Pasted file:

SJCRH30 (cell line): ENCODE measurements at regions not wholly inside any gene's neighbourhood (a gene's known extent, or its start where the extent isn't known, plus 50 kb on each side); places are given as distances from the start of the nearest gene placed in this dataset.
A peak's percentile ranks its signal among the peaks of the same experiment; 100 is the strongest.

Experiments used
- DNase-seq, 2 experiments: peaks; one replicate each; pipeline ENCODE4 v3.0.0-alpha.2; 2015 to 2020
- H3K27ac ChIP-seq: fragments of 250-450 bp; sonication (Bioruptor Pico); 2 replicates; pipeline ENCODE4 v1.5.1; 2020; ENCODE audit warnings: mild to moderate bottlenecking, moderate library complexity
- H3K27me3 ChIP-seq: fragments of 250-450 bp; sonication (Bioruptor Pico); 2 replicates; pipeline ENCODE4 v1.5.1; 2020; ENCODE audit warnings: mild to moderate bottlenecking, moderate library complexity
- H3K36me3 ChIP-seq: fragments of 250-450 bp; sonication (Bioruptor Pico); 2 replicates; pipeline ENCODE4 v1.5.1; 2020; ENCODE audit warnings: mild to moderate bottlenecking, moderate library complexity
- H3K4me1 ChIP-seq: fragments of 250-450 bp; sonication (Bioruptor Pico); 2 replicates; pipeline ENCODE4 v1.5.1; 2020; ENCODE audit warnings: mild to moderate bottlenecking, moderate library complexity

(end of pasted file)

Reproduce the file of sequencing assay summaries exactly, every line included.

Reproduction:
SJCRH30 (cell line): ENCODE measurements at regions not wholly inside any gene's neighbourhood (a gene's known extent, or its start where the extent isn't known, plus 50 kb on each side); places are given as distances from the start of the nearest gene placed in this dataset.
A peak's percentile ranks its signal among the peaks of the same experiment; 100 is the strongest.

Experiments used
- DNase-seq, 2 experiments: peaks; one replicate each; pipeline ENCODE4 v3.0.0-alpha.2; 2015 to 2020
- H3K27ac ChIP-seq: fragments of 250-450 bp; sonication (Bioruptor Pico); 2 replicates; pipeline ENCODE4 v1.5.1; 2020; ENCODE audit warnings: mild to moderate bottlenecking, moderate library complexity
- H3K27me3 ChIP-seq: fragments of 250-450 bp; sonication (Bioruptor Pico); 2 replicates; pipeline ENCODE4 v1.5.1; 2020; ENCODE audit warnings: mild to moderate bottlenecking, moderate library complexity
- H3K36me3 ChIP-seq: fragments of 250-450 bp; sonication (Bioruptor Pico); 2 replicates; pipeline ENCODE4 v1.5.1; 2020; ENCODE audit warnings: mild to moderate bottlenecking, moderate library complexity
- H3K4me1 ChIP-seq: fragments of 250-450 bp; sonication (Bioruptor Pico); 2 replicates; pipeline ENCODE4 v1.5.1; 2020; ENCODE audit warnings: mild to moderate bottlenecking, moderate library complexity